Olmec and Maya Sculptures Used to Study Evolution of Emotions
Neuroscientist Alan Cowen and psychologist Dacher Keltner of the University of California, Berkeley, have used ancient sculptures to study whether human facial expressions are signalling the same emotions across cultures. How universal are our facial expressions? Previous comparisons of facial expressions of living people have been questioned because of the far-reaching influence of modern Western cultural practices.
Their study asked 114 participants to rate how people in the same situations as the 63 Mayan and Olmec sculptures would express the same emotions or emotional states. They were given descriptions of what the sculptures were doing, but not photos. The sculptures made in Mexico and Central America between 3,500 and 600 years ago, and were doing various things including being held captive, being tortured, carrying a heavy object, embracing someone, holding a baby, preparing to fight, playing a ballgame, and playing music. In other words, the 114 participants were used to check what emotions would participants "expect" to see on the sculpture's faces.
Separately, more than 300 English-speakers were presented with photographs of just the sculptures' faces. They were then asked what the statues’ expressions were, according to a list of 30 emotions or emotional states. These participants could not see what activity the statue was engaged in.
The study found that the sculptures’ facial expressions aligned with what the participants expected to see, per the 114. The findings suggest that humans may have evolved a wider set of facial expression to convey more emotions that had been previously thought.
Answer: a bronze blade to be attached to a chariot wheel! For cutting your enemies off at the knee, and keeping enemies from getting too close to the chariot. From China during the warring states period, found in a mausoleum containing 38 chariots! Based on when the deceased passed, this blade was crafted around 433 BCE.
Gudrid Thorbjarnardóttir was a Norse explorer, born in Iceland, but remembered for her participation in the Viking expeditions to what is today Canada. She became known as the ‘far-traveller' and she is talked about in two Old Norse sagas, The Saga of Erik the Red and The Saga of the Greenlanders.
Gudrid is described in The Saga of the Greenlanders as “a woman of striking appearance, and wise”. Both sagas start Gudrid's story with her and her father sailing west to join Erik the Red’s newly-founded colony in Greenland. According to The Saga of the Greenlanders Gudrid, her husband and several others were shipwrecked, then rescued by Leif the Lucky, son of Erik the Red. A sickness came through the Greenland colonists that winter and Gudrid's husband died. The Saga of Erik the Red does not mention a shipwreck or Gudrid already being married. Instead, when Gudrid arrived Greenland was in the grip of a famine. Though a Christian, she took part in a pagan ritual and assisted a seeress in chanting songs to sway spirits and end the famine.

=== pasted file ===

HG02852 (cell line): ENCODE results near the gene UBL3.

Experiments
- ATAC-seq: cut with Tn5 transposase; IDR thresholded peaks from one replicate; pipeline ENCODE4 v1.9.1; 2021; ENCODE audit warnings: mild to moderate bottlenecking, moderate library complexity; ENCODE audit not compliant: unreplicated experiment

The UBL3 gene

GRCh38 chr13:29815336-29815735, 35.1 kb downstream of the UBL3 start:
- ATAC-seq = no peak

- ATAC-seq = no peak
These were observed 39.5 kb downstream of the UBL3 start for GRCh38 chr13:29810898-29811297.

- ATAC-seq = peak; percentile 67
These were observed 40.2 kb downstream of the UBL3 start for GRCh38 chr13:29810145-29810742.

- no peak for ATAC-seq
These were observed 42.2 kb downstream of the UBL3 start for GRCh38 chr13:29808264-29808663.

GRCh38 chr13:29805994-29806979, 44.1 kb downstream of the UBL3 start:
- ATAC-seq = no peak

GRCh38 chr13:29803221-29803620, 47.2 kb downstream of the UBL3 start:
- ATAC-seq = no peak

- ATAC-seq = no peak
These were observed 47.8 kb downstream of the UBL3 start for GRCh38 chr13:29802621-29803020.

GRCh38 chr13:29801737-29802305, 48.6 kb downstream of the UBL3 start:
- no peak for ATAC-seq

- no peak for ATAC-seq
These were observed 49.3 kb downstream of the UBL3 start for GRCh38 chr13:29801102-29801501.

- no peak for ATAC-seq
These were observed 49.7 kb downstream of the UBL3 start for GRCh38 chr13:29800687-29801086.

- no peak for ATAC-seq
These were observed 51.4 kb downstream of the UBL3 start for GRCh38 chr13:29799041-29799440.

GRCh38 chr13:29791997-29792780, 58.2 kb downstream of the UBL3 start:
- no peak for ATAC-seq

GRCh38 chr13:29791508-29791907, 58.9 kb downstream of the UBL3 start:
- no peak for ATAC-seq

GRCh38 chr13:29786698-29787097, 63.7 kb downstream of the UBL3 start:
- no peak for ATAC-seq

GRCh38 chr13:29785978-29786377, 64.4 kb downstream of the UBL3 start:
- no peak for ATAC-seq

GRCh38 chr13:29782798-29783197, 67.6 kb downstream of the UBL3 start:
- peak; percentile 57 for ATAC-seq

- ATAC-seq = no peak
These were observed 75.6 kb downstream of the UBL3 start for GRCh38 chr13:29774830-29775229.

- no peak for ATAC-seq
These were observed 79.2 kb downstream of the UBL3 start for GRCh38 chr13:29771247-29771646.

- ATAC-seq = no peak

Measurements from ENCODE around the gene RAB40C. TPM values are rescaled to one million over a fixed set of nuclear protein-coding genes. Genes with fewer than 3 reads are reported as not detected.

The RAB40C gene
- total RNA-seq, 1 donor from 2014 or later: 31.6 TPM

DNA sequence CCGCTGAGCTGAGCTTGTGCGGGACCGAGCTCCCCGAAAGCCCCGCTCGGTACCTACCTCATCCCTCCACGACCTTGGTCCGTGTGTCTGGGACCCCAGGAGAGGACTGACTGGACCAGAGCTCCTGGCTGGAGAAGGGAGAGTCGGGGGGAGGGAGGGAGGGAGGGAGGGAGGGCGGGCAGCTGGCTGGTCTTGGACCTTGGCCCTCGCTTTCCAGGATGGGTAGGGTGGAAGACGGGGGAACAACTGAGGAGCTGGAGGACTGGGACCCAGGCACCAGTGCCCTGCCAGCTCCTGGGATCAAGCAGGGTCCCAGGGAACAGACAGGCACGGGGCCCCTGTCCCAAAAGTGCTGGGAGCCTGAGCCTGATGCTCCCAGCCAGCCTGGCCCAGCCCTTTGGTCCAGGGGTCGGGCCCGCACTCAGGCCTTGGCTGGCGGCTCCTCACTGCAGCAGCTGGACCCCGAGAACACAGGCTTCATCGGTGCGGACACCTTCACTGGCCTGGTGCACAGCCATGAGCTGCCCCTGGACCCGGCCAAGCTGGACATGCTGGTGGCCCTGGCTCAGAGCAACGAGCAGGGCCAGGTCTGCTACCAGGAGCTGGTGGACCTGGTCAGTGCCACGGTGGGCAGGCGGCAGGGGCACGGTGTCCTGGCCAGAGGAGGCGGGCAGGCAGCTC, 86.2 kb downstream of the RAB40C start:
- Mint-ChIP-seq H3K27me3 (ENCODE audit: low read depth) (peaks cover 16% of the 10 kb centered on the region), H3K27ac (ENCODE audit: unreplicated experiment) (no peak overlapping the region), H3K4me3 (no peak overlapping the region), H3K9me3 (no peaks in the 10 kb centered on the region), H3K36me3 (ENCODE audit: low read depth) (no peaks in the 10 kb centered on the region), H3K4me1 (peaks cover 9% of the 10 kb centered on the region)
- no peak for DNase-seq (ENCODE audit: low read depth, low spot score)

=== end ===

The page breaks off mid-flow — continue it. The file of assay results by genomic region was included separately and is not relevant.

Both sagas agree that after arriving in Greenland Gudrid married Thorstein, son of Erik the Red and younger brother of Leif the Lucky. That winter a deadly sickness struck again. Gudrid and her but, once again, Gudrid survived. She then married an Icelander, Thorstein Karlsefni, who travelled with her to Vinland. After they landed, Gudrid gave birth to a son, Snorri. If the sagas are truthful Snorri was the first baby born to a European on the North American continent.
Gudrid's story continues after the Vinland attempt at a colony is abandoned. She becomes a revered matriarch in Iceland, who many famous Icelanders trace their ancestry to. She even makes a pilgrimage to far-away Rome. The Saga of the Greenlanders ends with a list of Gudrid's descendants. Some historians argue that the saga should more rightly be named "The Saga of Gudrid Thorbjarnardóttir" given how important she is in the history.
The English word "guy" meaning a man or gender-neutral person, likely comes from Guy Fawkes and the gunpowder plot he was involved in, in 1605. The word "guy" was first slang for a poorly-dressed person like those that carried Guy Fawkes effigies at the yearly festival. Eventually it lost its negative connotation.
How many human sacrifices did the Aztec make, really?
The most recent archaeological evidence suggests a consistent pattern of finding between 90-150 individual remains at each of the the major archaeological sites in Mexico City. Based on the age of the city, and the Aztec religious calendar, the math suggests the Aztecs sacrificed 18 to 25 individuals every year. This might go up during times of stress. We have at least one recorded drought when they increased the number of human sacrifices in response. But in general, this is a much lower number than the popular imagination would have you believe. Another win for archaeology!
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By Lillian Audette
This blog is a collection of the interesting, the weird, and sometimes the need-to-know about history, culled from around the internet. It has pictures, it has quotes, it occasionally has my own opinions on things. If you want to know more about anything posted, follow the link at the "source" on the bottom of each post. And if you really like my work, buy me a coffee or become a patron!